The best curveball of Mark Jakubowski’s life actually came away from the baseball diamond. It was a pitch to Darcy Regier, and it changed Jakubowski’s career path from math teacher to NHL executive with his hometown team.
Jakubowski, who is in his 11th season with the Sabres and second as assistant general manager, never planned to spend a day working in professional sports. The Frontier High School graduate studied economics while playing baseball for the University of Rochester, and he was going to use his degree to get a teaching job.
As Jakubowski was attending classes in the early 2000s, the “Moneyball” concept exploded. Sports teams read about the successful analytics plan put in place by Billy Beane and the Oakland Athletics, and they wanted in. So did Jakubowski, who loved sports and numbers.
“I said why don’t I combine the business interests I had with the athletics and see if I could put it together?” the 32-year-old said. “I sent out a bunch of resumes to pretty well every professional team in the major four sports.
“I ended up getting an interview with the Minnesota Wild. They offered me a position.”
Jakubowski’s heart, however, was in Buffalo. Among his earliest memories is sitting on his father’s lap in Memorial Auditorium with his brother next to him, the three of them sharing the family’s two season tickets. He got a chance to intern with the Sabres during his junior year of college, helping the organization break down video for the 2004 NHL Draft. It was then that he got to know Regier, who was serving as the Sabres’ general manager.
“I called Darcy and said, ‘The Wild offered me a job, what do I do? I’d like to work for you,’” Jakubowski said. “Then he offered me a job. I don’t want to say it was a negotiation right off the hop, but I had two options. I knew Darcy and I was comfortable with him and the people here. Obviously, they gave me an opportunity to intern here, and I wanted to stay home and be part of the Sabres.”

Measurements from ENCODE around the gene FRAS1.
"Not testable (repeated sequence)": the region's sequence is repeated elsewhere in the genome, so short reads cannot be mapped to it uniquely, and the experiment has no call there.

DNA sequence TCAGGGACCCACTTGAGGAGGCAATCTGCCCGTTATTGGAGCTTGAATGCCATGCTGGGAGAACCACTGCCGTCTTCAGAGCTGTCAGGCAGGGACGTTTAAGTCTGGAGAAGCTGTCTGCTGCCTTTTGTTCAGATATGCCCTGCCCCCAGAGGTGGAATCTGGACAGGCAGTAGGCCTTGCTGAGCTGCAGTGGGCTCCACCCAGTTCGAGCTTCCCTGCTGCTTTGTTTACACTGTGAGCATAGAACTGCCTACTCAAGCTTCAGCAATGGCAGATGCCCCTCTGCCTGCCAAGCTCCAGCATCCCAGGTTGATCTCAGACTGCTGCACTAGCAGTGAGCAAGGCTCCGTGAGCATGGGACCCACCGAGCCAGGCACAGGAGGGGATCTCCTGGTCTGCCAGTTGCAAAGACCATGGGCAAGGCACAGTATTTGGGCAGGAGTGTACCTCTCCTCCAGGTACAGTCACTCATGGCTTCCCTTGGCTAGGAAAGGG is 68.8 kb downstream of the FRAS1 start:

The Sabres hired Jakubowski as a hockey department analyst in 2005. He arrived at the same time as the salary cap, and his fondness for numbers soon became a huge help to the Sabres. As Buffalo went to its second straight Eastern Conference final in 2006-07, the organization spent right to the cap. Money was so tight that rookie Drew Stafford practiced with Rochester and played in Buffalo just so the Sabres could save vital pennies on a day-to-day basis.
Jakubowski helped Regier make sure the Sabres remained under the cap limit with every trick allowed in the collective bargaining agreement.
“I got thrown right into the fire a little bit,” Jakubowski said, “but Darcy was the guy managing at the time and I was just helping.”
Regier obviously appreciated it, promoting Jakubowski to director of hockey administration for a year, followed by assistant to the general manager. In addition to analyzing the cap and the CBA, the Hamburg resident began helping with contracts. He provided stats and salaries for players comparable to the Sabres’ free agents, and by 2008 he was negotiating deals on his own.
“I’ve kind of gotten a couple breaks along the way,” he said.
Jakubowski’s biggest break came after a time of uncertainty. The Sabres fired Regier in November 2013 and replaced him with Tim Murray in January 2014.
“Anytime there’s a transition with someone’s boss, you’re obviously concerned, especially in this business,” Jakubowski said. “You start to wonder if you’ll make it through.”
He not only made it, he got a promotion. Murray named Jakubowski as his assistant general manager in August 2014.
“Bright guy, hard-working guy, smart guy,” Murray said. “I wanted help in contracts and CBA and that type of deal. After I got to know him a little bit, I felt he was a good man for the job.”
Jakubowski travels with the Sabres when Murray scouts games elsewhere. While Jakubowski knows the sport, he’s never played it.
“I’ve never played ice hockey and can’t skate,” Jakubowski said. “I remember Maxim Afinogenov at one of our holiday parties was carving me a bit there because I couldn’t skate.”
He could have carved Afinogenov on a baseball diamond, however. Jakubowski was named a Liberty League first-team pitcher during his senior year at Rochester. The reliever held hitters to a .246 batting average while leading the team with 34 strikeouts in 17 appearances.
He tossed a strike when he opted for hockey over teaching.
“This has been a real good ride, and I’m enjoying every minute of it,” Jakubowski said. “I hope it continues. We’ll see how long this ride goes.”